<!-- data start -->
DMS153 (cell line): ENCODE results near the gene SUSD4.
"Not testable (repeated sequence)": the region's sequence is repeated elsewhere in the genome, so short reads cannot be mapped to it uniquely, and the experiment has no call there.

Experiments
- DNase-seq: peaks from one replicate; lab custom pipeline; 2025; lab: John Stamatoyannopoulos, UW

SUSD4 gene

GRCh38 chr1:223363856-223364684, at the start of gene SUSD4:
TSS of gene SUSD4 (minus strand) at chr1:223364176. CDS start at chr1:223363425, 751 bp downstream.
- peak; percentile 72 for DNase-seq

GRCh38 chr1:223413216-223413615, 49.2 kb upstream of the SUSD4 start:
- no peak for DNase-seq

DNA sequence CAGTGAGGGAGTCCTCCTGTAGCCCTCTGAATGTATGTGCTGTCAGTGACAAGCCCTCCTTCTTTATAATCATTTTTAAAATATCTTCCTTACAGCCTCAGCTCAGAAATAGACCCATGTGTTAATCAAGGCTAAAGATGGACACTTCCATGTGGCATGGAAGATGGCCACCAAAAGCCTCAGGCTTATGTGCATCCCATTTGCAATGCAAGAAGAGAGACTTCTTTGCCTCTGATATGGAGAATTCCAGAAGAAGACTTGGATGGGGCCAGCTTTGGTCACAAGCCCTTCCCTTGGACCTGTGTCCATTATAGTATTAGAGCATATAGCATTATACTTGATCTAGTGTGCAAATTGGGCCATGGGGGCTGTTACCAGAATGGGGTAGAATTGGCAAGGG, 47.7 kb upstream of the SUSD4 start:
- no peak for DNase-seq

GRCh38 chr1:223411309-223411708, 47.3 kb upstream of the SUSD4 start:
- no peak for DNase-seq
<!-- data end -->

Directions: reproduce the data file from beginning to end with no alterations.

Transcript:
DMS153 (cell line): ENCODE results near the gene SUSD4.
"Not testable (repeated sequence)": the region's sequence is repeated elsewhere in the genome, so short reads cannot be mapped to it uniquely, and the experiment has no call there.

Experiments
- DNase-seq: peaks from one replicate; lab custom pipeline; 2025; lab: John Stamatoyannopoulos, UW

SUSD4 gene

GRCh38 chr1:223363856-223364684, at the start of gene SUSD4:
TSS of gene SUSD4 (minus strand) at chr1:223364176. CDS start at chr1:223363425, 751 bp downstream.
- peak; percentile 72 for DNase-seq

GRCh38 chr1:223413216-223413615, 49.2 kb upstream of the SUSD4 start:
- no peak for DNase-seq

DNA sequence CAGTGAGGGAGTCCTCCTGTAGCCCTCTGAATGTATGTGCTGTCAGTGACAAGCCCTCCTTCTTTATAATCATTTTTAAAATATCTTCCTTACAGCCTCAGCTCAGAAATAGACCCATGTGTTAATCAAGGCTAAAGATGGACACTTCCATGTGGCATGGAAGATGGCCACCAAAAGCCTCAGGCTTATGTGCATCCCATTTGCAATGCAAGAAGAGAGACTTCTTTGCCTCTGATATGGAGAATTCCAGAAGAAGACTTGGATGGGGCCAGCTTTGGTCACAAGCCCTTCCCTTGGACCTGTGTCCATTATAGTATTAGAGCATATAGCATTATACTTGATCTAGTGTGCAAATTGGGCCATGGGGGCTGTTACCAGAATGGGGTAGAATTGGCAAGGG, 47.7 kb upstream of the SUSD4 start:
- no peak for DNase-seq

GRCh38 chr1:223411309-223411708, 47.3 kb upstream of the SUSD4 start:
- no peak for DNase-seq